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Sustainability in Plastics—Embracing New Approaches

Chris Pandis

Over the past decade, green choices such as sustainable living, goods made from renewable and recyclable materials, and product stewardship have moved from the realm of study and debate to become almost universally accepted. The concept of global climate change is accepted as fact, and the remaining doubters are mostly regarded as part of a radical fringe. Earth centric thinking is becoming a critical part of everyday life.

It is no wonder, then, that makers of high-volume consumer goods, including beauty and personal care products, have sharpened their focus on sustainability and shifted from making rather ad hoc efforts to appear green to developing clear environmental policies with real and verifiable objectives. Procter & Gamble, for instance, is one brand owner that has publicly committed to long-term goals of reducing energy consumption, converting entirely to renewable energy sources, using 100% renewable or recycled materials, and eliminating disposal of consumer and manufacturing waste in landfills. Unilever reports that, by 2020, it will reduce the weight of packaging by one third, cut landfilled waste in half, and reduce greenhouse-gas emissions associated with their products by 50%.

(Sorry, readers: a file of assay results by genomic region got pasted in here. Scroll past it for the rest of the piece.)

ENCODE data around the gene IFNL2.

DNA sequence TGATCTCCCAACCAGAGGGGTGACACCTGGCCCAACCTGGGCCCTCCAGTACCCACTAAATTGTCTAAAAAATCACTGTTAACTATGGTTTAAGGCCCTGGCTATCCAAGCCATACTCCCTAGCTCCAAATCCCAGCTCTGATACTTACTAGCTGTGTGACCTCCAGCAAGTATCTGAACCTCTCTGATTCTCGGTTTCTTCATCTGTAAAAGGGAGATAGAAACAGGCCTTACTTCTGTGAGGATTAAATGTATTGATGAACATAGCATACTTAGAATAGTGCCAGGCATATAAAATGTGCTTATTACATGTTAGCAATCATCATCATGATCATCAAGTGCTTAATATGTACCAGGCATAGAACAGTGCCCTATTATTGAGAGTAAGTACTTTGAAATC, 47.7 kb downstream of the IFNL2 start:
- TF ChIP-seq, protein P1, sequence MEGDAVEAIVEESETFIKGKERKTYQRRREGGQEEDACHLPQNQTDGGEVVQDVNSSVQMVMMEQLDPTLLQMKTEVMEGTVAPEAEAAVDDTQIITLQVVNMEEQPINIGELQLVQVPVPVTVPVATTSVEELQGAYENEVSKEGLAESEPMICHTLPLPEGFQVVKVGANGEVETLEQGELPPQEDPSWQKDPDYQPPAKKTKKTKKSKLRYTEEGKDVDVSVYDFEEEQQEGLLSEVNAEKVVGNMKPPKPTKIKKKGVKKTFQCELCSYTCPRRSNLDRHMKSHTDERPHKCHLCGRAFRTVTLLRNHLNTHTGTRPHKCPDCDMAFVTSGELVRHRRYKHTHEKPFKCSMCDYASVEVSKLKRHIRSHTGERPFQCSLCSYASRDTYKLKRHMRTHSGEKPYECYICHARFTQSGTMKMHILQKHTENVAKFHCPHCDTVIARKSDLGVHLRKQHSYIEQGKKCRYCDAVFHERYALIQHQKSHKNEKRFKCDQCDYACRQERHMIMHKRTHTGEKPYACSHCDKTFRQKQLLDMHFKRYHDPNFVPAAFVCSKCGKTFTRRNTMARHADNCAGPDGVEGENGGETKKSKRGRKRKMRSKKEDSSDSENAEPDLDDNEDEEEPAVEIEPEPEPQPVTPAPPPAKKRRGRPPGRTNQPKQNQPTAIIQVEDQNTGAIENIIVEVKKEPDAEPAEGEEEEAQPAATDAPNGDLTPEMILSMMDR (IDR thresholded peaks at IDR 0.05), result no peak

Early efforts to produce green products and packaging were driven mainly by marketers who saw the advantage in connecting with consumers concerned about the environment. In many cases, however, they fought an uphill battle against purchasing people who saw higher costs compared to more conventional materials, production staff who found the alternative materials to be difficult to process, and designers who found limited choices in color and other appearance elements. A compromise had to be reached between sustainable objectives and the reality of economics, production and aesthetics.

Not so today. While the efforts of some brand companies may have started as a response to consumers concerned about the environment—and while they may still be presented under the banner of corporate responsibility—these changes are now being driven as much by economics as by ecology. Cutting material and energy use is not just environmentally responsible, it is also fiscally rewarding.

Putting Plastics on a Diet

As noted, a key sustainability objective for many companies involves lightweighting of packaging. Not only does a lighter package require less material, but it costs less to manufacture and transport. You only need to look at the ubiquitous PET polyester water bottle to see the effect “thin-walling” has had in recent years. In beauty products, however, a thin, flimsy package will inevitably reduce the perceived value of the product. That’s why there is such keen interest in the newest chemical foaming agents (CFAs) available for use in injection molded, thermoformed and blow molded plastics components. Finer and more durable foam-cell structures now make it possible to achieve resin-use reductions of up to 25% without a significant loss in appearance or mechanical properties.